The recipe below makes enough to share between two, and tastes just as great eaten the next day. Its healthy, filling, and so relevant to the types of nourishing wholesome salads which are so regularly craved today. I think its even great served as a sharing platter for entertaining guests. If you do only one thing from this recipe, have a go at roasting the veggies mentioned here (beetroot, carrot & coloured bell peppers) in the spices mentioned too. I've always loved my veggies, but it's given me a whole new love for them, and it just might for you too. 

Moroccan Veg Roasted Quinoa Salad

50g or half a carrot, peeled & cubed
40g red, orange or yellow peppers, diced
50g beetroot, peeled & cubed
1/4 tsp cinnamon powder
1/4 tsp cumin powder
1/4 tsp turmeric powder
Pinch of paprika powder
Pinch of dried chili flakes
Pinch of mixed dried herbs (thyme, basil, oregano, rosemary all work well)
1 tbsp olive oil, plus 1 tsp extra
80g quinoa (about half a cup)
1 cup water (chicken or vegetable stock if preferred)
Salt to season
2 cups baby spinach
Squeeze of lemon 

1. Preheat the oven to 180 degrees C. Meanwhile prepare to cook the quinoa in a medium pan with the water or stock, using your usual method. See here for how to cook quinoa. (I don't always have stock on hand and add like a little dried stock cube to my pan if I'm only using water). 
2. Put the chopped carrot, beetroot and pepper into a small bowl. Add all the spices, season with salt and mix well so the spices are evenly distributed through the vegetables. Add one tablespoon of the olive oil and mix well until vegetables are coated.
3. Spread the vegetables evenly on a baking tray lined with foil and put in the oven to roast. Switch off the oven after fifteen minutes, but leave the vegetables to sit for a little while. 
4. In the bowl used to mix the vegetables, add the remaining one teaspoon of olive oil, plus a generous squeeze of lemon, mixing to catch all the remaining spice residue. Keep aside.
5. Prepare your serving dish by layering the spinach leaves first, and adding the cooked quinoa on top. Remove the roasted vegetables from the oven and add onto the quinoa. Use the reserved olive oil mix to pour over the salad.
6. Serve straight away or enjoy as leftovers the next day! 

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Sunday, September 28, 2014

Rose Mint Lemonade


Gosh its been long since my last post. I didn't get to travel anywhere over the summer but I've been busy with the usual such as painting commissions, visits from family and relatives, as well as actually starting a part-time job (in the food business!). I know summer is pretty much over, but if you're lucky to live in warmer climes then a cool, refreshing homemade drink will be a welcome beverage at all times. I was inspired to make a rose mint version of lemonade simply because of my love of all things rose infused - and this recipe has been made two, three, four times over the past couple of months which is why I knew it was worth sharing. Its easy too as I just mix everything straight into the jug I use for pouring.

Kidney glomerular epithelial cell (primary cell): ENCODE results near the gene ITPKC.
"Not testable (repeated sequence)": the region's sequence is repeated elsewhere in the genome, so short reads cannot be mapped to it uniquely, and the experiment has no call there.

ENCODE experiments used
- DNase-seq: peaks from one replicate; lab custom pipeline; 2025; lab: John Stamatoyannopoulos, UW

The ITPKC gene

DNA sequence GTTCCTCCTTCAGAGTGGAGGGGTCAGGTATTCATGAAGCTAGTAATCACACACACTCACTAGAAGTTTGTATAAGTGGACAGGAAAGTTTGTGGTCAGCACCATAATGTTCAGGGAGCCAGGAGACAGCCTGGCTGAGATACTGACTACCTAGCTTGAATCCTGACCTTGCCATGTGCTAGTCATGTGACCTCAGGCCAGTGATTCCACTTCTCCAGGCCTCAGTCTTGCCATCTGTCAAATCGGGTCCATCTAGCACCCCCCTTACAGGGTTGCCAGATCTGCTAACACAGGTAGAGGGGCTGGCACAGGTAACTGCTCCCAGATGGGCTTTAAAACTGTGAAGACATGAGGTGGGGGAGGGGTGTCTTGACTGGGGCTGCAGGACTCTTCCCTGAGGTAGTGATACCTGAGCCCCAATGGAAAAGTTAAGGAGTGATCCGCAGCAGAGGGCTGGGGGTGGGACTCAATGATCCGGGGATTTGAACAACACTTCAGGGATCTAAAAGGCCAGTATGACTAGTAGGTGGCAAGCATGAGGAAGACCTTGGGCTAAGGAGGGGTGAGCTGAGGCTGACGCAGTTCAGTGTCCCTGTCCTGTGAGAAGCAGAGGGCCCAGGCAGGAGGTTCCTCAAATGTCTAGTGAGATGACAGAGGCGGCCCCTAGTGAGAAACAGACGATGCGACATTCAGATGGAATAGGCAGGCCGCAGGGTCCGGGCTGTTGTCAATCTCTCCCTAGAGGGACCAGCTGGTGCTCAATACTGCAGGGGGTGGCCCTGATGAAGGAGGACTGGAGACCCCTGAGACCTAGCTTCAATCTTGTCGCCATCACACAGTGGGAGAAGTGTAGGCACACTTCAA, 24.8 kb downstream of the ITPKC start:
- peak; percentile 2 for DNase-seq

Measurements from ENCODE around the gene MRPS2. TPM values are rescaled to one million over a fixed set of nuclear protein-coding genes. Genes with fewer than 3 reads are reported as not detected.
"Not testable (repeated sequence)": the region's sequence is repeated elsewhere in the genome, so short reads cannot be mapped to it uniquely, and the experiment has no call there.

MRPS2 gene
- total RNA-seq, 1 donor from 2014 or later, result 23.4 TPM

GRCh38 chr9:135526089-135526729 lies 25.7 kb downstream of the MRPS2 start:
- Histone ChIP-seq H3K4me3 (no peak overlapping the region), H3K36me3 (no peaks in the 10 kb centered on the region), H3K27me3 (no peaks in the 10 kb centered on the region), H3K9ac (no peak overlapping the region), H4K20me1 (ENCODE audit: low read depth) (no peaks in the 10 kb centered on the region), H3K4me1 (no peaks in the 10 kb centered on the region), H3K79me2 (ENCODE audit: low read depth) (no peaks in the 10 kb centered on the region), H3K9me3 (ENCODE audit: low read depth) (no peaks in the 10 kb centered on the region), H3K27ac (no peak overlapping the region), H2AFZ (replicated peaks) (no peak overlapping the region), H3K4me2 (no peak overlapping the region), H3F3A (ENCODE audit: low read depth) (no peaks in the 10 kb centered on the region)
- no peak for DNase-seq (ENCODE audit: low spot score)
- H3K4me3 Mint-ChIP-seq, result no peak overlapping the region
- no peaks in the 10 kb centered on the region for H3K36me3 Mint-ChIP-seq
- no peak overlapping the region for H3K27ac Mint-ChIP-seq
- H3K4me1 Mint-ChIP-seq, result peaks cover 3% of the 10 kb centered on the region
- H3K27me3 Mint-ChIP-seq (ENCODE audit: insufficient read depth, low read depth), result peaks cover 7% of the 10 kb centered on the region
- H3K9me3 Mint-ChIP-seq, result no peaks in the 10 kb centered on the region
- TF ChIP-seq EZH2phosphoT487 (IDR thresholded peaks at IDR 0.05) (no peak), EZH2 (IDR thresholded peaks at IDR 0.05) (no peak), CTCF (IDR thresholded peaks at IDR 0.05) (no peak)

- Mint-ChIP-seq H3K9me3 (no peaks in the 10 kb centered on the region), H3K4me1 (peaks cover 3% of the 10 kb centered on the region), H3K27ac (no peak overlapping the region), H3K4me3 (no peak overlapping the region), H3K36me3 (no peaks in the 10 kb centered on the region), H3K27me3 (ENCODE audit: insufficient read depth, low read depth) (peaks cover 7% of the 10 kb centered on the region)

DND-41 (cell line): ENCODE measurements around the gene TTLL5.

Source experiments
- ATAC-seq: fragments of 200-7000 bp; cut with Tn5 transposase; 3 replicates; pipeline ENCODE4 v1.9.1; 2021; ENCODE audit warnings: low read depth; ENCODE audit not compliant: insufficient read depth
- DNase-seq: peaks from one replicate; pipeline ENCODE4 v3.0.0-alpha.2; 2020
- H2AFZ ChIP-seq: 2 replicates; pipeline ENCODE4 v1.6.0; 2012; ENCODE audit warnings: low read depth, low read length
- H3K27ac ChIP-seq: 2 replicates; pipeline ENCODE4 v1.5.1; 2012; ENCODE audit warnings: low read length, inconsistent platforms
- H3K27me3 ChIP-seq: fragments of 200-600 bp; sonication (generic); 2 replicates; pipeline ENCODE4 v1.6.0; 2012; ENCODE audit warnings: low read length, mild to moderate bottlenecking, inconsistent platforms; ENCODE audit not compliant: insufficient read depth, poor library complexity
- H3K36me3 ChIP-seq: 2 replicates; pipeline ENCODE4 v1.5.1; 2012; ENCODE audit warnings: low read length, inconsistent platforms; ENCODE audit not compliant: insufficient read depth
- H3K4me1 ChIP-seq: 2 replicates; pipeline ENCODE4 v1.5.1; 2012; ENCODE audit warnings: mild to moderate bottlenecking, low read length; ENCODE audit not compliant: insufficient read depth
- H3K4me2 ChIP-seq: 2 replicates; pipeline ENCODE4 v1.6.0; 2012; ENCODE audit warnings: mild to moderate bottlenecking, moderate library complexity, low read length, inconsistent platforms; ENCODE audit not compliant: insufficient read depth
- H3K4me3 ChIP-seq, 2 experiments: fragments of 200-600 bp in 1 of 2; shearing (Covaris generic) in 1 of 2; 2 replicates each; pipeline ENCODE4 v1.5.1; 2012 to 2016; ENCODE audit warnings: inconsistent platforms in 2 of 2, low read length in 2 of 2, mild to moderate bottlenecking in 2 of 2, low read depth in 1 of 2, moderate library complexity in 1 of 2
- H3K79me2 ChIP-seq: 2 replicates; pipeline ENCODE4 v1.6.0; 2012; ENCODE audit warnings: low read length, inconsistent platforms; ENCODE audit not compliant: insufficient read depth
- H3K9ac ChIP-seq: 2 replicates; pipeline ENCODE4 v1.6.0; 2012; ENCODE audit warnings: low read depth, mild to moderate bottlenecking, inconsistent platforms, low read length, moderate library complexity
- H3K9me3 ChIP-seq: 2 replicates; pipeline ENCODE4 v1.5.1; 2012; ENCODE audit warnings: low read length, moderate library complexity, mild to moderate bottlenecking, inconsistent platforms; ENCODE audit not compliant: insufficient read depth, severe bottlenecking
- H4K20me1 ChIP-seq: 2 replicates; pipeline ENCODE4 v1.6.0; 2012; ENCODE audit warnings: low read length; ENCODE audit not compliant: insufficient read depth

I also think its a very 'Dubai' drink - I am a sucker for lemon mint mocktails when dining out, and I'm always oohing and aahing about certain mixes which bring a different flavour to the table. So perhaps subconsciously I wanted to recreate a similar mindset with this drink - doesn't everyone love the idea of sipping on an ice cold citrusy juice (alcoholic or not) on a restaurant verandah, whilst relaxing and taking in their surroundings?

It might seem odd to some to add rosewater to a lemon and mint concoction, but actually this all blends together really well. As with most recipes where rosewater is added, the result is a mild yet pleasant aromatic hint of rose. Not too powerful but enough to stir the senses. It's definitely a very summery drink, and perfect for those warm balmy days in the garden.




Rose Mint Lemonade
Makes 2 tall, or 4 small glass servings

1 whole lemon
Half a lime
2 tsp rose water syrup
1/2 cup sugar syrup
3 cups water
Handful of mint leaves, chopped
Dried rose petals

1. Make the sugar syrup, by heating half a cup of sugar with 3/4 of a cup water. Bring to a boil, stir and then turn the heat off once all the sugar has dissolved. You will probably have more than you end up needing.
2. Juice both the lemon and lime. Pour the juices into a small jug, and then add the cups of water, rose water, and a third to half a cup of the sugar syrup.
3. Mix well and taste, adding a little more sugar syrup and water if the mixture is too sour. Add the chopped mint and a few dried rose petals.
4. Leave to steep in the fridge for at least an hour.
5. When ready to serve add a little crushed ice if desired (I prefer without) to the mixture and pour into serving glasses.
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Tuesday, August 26, 2014

Dining Review: Sukh Sagar at the JBR Walk

Delightful Indian vegetarian fare in the JBR Walk, that will leave even meat-eaters wanting more...

Subzi humjoli (r) & dhal makni (l) with naan

It’s been a while since I’ve eaten out for Indian, and being invited by Brand Terminus to try out Sukh Sagar my expectations are high. As much as I enjoy a good chicken curry, I am secretly looking forward to trying out dishes from their vegetarian only menu - I love paneer, I love thick lentil curries, and to be honest I just love anything veg. The husband on the other hand would only choose to dine out at a vegetarian establishment if it was the last choice on a list. Saying that, as we set off for Sukh Sagar we conclude that if he was to choose any type of vegetarian cuisine then Indian would most probably be it!

Sukh Sagar has a number of branches in Dubai, and we visit the JBR one. Located right opposite the Hilton and with The Beach across the road for ease of parking, we eventually get there after a multitude of wrong turns due to Marina area road works. With both upstairs and downstairs seating to choose from, we are seated near the entrance with prime view of the teppanyaki dosa station (yes you heard right, more on that later on!)